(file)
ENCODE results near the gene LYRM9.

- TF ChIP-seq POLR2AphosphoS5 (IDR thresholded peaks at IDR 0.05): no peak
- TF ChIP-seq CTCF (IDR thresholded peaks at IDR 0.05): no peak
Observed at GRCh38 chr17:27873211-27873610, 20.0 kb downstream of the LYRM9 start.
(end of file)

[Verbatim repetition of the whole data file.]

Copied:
ENCODE results near the gene LYRM9.

- TF ChIP-seq POLR2AphosphoS5 (IDR thresholded peaks at IDR 0.05): no peak
- TF ChIP-seq CTCF (IDR thresholded peaks at IDR 0.05): no peak
Observed at GRCh38 chr17:27873211-27873610, 20.0 kb downstream of the LYRM9 start.